How To Clean Your Air Conditioner Unit Yourself!
July 20, 2015
Here at HVAC.com, we believe that the best approach is to work with a local, trustworthy heating and air conditioning contractor. However, if you’re the do-it-yourself type, you can clean your air conditioner unit with these essential maintenance steps that should be conducted each year. You can clean the exterior condenser as well as the accessible areas of the indoor evaporator. In just a few hours with no special tools, you can give your AC system the thorough cleaning it needs to work efficiently all cooling season. In order to accurately test your AC unit after you’ve performed cleaning tasks, it needs to be at least 60°F outdoors, so reserve performing maintenance tasks for a day when the weather is warm enough.
Cleaning your exterior condenser
Your outdoor condenser’s components can become caked with dirt and other debris, which can restrict the unit’s ability to cool your home by blocking air flow. Your main target for this cleaning is the fins, which are the thin metal blades that encase the unit. To clean your condenser, follow these steps:
- IMPORTANT! Turn off power to the unit at the exterior shutoff, also called a “disconnect”. Also, shut off power at your home’s electrical panel.
- Using a wet/dry vacuum with a soft-bristled attachment, vacuum away dirt, leaves, grass, and other debris from the fins.
- Remove all brush, vegetation, and debris from around the condenser.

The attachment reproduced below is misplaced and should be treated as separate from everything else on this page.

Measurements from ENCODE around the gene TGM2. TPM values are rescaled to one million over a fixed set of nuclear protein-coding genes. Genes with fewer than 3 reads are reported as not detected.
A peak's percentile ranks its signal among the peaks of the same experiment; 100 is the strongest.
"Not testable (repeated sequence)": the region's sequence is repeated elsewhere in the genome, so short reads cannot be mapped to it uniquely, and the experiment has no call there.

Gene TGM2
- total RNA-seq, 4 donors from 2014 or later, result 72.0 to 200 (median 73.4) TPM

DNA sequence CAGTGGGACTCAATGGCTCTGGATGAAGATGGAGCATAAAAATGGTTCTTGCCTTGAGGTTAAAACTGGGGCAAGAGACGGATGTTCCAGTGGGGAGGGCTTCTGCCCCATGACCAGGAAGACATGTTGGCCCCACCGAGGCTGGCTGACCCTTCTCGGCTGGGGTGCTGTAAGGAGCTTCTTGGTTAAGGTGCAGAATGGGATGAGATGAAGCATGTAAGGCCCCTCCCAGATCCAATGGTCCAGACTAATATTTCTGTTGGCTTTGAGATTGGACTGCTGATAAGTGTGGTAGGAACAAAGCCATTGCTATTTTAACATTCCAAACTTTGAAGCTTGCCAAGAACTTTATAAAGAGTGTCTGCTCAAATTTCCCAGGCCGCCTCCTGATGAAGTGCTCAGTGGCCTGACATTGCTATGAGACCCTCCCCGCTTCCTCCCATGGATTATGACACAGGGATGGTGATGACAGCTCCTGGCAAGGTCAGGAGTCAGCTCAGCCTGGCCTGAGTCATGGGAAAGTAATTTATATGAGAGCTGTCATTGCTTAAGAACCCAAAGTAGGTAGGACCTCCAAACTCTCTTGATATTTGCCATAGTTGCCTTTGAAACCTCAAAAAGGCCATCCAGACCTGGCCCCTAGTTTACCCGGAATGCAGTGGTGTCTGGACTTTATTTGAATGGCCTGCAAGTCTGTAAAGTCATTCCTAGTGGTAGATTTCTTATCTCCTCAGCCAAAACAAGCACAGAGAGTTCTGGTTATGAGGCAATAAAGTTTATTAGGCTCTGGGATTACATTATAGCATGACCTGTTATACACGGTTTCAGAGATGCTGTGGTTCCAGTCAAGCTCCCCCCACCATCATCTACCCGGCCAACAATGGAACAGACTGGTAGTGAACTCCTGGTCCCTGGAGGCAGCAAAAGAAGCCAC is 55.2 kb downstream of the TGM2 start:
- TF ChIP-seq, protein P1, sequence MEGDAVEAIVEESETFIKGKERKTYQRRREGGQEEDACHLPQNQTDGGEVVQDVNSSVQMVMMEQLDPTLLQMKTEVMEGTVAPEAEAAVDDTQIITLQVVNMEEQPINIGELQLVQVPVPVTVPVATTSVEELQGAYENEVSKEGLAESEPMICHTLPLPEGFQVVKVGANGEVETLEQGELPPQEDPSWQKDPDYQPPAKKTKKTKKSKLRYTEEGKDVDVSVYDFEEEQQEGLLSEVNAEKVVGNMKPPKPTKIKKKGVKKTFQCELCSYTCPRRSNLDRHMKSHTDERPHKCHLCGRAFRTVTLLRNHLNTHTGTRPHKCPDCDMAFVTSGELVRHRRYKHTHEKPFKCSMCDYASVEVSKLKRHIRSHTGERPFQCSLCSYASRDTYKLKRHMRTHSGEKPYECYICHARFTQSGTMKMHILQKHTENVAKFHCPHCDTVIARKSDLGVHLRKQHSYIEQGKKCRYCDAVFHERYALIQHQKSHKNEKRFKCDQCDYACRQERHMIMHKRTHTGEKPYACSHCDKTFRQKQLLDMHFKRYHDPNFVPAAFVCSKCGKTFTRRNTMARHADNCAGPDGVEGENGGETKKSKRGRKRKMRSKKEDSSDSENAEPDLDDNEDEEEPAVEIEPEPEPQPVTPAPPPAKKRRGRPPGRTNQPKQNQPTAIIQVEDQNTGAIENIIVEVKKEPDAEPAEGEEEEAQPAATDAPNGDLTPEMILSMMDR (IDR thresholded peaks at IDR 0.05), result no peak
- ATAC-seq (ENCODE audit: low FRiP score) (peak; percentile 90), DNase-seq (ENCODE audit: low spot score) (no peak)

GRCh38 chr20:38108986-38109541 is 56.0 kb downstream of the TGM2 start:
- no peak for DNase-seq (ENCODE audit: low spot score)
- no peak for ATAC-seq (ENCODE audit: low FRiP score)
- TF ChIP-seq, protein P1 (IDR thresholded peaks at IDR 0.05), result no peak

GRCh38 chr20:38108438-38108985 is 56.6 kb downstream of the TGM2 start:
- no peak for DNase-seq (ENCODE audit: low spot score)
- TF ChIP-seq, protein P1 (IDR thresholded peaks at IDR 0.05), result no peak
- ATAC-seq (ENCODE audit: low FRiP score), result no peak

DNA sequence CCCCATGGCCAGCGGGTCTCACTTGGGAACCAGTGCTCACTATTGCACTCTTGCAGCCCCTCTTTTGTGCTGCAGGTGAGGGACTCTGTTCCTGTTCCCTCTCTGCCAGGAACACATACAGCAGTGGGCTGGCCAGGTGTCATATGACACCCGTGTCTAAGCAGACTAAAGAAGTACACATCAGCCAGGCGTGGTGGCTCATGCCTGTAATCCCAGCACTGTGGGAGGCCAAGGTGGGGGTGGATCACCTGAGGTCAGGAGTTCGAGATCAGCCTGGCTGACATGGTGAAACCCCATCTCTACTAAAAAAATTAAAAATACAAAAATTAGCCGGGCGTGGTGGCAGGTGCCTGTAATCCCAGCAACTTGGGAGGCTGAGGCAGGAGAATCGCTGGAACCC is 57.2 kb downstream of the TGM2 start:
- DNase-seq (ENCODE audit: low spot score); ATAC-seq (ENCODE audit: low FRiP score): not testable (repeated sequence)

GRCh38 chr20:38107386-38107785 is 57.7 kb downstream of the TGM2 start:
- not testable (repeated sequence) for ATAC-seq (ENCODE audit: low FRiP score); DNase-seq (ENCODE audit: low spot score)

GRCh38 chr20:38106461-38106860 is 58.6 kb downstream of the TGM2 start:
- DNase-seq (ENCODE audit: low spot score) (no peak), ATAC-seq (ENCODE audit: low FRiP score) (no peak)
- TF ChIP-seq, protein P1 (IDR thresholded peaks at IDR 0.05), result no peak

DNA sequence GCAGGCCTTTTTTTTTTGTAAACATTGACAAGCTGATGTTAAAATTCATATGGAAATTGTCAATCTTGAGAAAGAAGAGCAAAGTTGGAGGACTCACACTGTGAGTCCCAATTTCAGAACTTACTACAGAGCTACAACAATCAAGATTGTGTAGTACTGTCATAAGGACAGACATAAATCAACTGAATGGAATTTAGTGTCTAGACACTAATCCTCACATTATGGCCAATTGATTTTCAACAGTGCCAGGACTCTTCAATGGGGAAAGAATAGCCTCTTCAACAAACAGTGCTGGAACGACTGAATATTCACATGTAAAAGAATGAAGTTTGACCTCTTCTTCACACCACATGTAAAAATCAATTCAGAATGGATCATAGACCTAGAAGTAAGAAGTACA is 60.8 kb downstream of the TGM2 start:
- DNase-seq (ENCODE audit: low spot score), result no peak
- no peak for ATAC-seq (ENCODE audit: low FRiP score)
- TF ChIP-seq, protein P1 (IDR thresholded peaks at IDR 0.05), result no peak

- If any of the fins are bent, you can use a fin comb or other thin object to gently and carefully straighten them out. Be careful not to stick the knife more than a half-inch inside the unit or make contact with the (usually) copper tubes that carry the refrigerant.
- Remove the top grille, carefully lifting out the fan. Place it in a safe location and don’t pull at the electrical wires attached to it.
- Remove any debris from inside the unit and wipe the interior clean.
- From inside the unit using your garden hose, gently spray the fins. Be careful to only use moderate water pressure.
- Reinstall the fan.
- Turn the electricity to the unit back on at the outdoor switch and the electrical panel.
- Make sure your thermostat is set to ‘cool’ and lower the temperature setting below the current temperature to trigger the unit to turn on.
- After about 10 minutes, feel the tubing that runs from the condenser to the house to ensure the unit is working properly. The insulated tube should be cool to the touch and the uninsulated tube will be warmer.
Cleaning your interior air conditioning components
Dust and dirt can build up in your indoor air conditioning components, restricting efficiency and even diminishing your indoor air quality. Follow these steps to clean indoor areas of the system:
- IMPORTANT! Turn off the power to the unit at the furnace switch as well as at the main electrical panel.
- Remove your furnace filter and replace with a new one if necessary.
- Open the panel to expose the blower compartment.
- Gently vacuum away any dust and debris that have collected in the chamber.
- Locate the condensation drain tube and gently disconnect it. To prevent algae growth, you can either replace the tube or clean it using a bleach and water solution of a 1:16 ratio. Pour the solution through the tube.
- Clean the drain port using a soft-bristled brush or pipe cleaner to remove any debris which have collected here.
- Reconnect the drain tube.
- Turn the power back on at the furnace switch and at the electrical panel.
If you are uncomfortable performing any of these air conditioner cleaning steps or have questions, please don’t hesitate to contact your trusted HVAC professional. Also, remember that your air conditioner needs professional maintenance each season as well, so don’t forget to schedule your tune-up!